N2 - The multiple endocrine neoplasia (MEN) syndromes are autosomally dominant inherited disorders in which hyperplastic or neoplastic changes occur in a wide variety of tissues. The specific syndromes are classified according to the endocrine glands affected. MEN type I consists of an aggregation of tumors of parathyroid, pancreatic, and pituitary glands. The association of medullary carcinoma of the thyroid (MCT) and pheochromocytoma is called MEN type II or type IIA, and if combined with mucosal neuromas, intestinal ganglioneuromatosis, and prominent corneal nerves, is named MEN type III or type IIB. Individuals afflicted with MEN type III are characterized by a marfanoid habitus, mucosal neuromas involving oral and ocular tissues, and a number of ophthalmologic findings including prominent corneal nerves, thickened eyelids, and subconjunctival neuromas. These features are easily recognized during the ocular exam, allowing the ophthalmologist to make an early diagnosis of this syndrome prior to the onset of life-threatening manifestations like medullary thyroid carcinoma and pheochromocytoma.

AB - The multiple endocrine neoplasia (MEN) syndromes are autosomally dominant inherited disorders in which hyperplastic or neoplastic changes occur in a wide variety of tissues. The specific syndromes are classified according to the endocrine glands affected. MEN type I consists of an aggregation of tumors of parathyroid, pancreatic, and pituitary glands. The association of medullary carcinoma of the thyroid (MCT) and pheochromocytoma is called MEN type II or type IIA, and if combined with mucosal neuromas, intestinal ganglioneuromatosis, and prominent corneal nerves, is named MEN type III or type IIB. Individuals afflicted with MEN type III are characterized by a marfanoid habitus, mucosal neuromas involving oral and ocular tissues, and a number of ophthalmologic findings including prominent corneal nerves, thickened eyelids, and subconjunctival neuromas. These features are easily recognized during the ocular exam, allowing the ophthalmologist to make an early diagnosis of this syndrome prior to the onset of life-threatening manifestations like medullary thyroid carcinoma and pheochromocytoma.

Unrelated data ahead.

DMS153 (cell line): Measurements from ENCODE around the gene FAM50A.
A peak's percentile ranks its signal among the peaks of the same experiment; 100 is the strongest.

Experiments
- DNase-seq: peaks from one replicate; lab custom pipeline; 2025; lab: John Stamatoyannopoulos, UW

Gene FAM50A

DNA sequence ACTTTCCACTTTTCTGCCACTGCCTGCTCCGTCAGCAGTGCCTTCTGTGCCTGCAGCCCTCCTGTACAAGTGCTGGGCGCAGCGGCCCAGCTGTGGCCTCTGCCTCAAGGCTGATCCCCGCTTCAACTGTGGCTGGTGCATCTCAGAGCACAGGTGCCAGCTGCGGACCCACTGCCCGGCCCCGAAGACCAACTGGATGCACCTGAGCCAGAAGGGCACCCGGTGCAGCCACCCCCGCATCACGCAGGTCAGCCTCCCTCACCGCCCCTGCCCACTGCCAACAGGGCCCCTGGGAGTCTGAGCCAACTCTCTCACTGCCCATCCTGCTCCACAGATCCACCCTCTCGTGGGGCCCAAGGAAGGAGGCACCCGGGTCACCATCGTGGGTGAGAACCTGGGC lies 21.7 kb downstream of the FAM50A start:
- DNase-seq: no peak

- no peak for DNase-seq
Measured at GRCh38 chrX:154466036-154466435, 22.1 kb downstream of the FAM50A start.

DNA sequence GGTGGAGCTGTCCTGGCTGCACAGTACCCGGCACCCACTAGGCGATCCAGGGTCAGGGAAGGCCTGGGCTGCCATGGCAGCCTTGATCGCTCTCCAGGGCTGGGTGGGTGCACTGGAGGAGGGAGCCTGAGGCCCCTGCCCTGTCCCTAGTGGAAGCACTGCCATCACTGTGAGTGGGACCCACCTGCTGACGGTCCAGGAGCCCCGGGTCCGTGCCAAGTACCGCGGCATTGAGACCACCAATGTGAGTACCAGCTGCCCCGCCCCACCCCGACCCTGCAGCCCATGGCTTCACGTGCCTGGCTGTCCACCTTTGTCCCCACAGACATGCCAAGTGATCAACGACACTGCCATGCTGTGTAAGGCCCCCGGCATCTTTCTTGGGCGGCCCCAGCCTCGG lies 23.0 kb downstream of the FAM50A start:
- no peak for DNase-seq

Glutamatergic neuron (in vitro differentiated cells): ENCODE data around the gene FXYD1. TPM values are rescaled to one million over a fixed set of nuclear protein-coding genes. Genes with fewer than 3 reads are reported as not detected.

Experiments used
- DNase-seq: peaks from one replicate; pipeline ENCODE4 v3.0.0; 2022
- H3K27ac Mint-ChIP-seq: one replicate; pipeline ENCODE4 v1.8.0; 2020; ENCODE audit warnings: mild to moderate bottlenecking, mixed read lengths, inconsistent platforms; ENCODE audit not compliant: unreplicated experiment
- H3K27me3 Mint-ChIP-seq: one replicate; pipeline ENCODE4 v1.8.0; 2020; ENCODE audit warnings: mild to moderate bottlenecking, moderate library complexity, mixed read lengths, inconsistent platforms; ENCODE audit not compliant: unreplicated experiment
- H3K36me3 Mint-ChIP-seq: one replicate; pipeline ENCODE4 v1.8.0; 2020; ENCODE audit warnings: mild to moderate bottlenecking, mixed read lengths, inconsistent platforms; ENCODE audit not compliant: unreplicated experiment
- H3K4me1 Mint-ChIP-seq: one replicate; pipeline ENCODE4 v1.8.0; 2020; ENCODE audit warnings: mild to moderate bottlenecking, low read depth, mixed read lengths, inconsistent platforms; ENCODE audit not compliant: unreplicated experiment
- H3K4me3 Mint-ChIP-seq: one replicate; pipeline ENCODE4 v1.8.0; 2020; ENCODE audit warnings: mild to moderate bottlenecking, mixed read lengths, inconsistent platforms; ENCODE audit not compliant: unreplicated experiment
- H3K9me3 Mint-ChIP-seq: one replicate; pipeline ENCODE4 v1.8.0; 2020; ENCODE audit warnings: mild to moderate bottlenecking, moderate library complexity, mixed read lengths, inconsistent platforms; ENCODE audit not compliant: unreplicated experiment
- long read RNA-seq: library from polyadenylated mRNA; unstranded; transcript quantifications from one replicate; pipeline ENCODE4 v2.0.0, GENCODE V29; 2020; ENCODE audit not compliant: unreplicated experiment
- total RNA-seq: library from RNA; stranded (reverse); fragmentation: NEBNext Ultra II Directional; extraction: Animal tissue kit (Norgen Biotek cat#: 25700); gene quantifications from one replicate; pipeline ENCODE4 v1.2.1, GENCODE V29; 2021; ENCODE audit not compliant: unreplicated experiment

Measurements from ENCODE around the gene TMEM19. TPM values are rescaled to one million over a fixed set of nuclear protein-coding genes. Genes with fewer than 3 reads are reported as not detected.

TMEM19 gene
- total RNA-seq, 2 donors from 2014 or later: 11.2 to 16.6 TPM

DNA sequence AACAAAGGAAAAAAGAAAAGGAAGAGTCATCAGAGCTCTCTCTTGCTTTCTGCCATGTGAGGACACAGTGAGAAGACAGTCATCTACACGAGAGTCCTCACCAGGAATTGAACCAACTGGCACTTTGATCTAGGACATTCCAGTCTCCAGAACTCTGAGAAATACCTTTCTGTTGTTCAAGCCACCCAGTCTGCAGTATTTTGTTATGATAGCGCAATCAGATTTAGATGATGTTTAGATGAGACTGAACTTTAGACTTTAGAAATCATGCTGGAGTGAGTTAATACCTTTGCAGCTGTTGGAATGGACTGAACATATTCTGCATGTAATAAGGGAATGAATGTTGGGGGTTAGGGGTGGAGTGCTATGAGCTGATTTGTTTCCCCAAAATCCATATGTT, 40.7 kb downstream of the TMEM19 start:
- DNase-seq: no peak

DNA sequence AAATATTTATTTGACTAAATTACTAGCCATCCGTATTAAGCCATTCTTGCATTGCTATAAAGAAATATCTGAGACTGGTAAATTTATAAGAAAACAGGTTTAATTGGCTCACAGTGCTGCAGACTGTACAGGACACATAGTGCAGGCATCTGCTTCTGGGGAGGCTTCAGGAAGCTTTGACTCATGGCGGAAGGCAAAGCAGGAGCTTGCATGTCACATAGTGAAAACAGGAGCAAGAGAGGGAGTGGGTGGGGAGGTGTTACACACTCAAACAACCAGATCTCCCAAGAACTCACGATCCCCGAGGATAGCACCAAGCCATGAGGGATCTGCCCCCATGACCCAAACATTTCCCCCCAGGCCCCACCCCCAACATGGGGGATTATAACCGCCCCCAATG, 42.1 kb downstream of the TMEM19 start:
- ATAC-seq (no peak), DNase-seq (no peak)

UR - http://www.scopus.com/inward/record.url?scp=0026046608&partnerID=8YFLogxK

UR - http://www.scopus.com/inward/citedby.url?scp=0026046608&partnerID=8YFLogxK

M3 - Article

C2 - 1682109

AN - SCOPUS:0026046608

VL - 10

SP - 454

EP - 459

JO - Cornea

JF - Cornea

SN - 0277-3740

IS - 5

ER -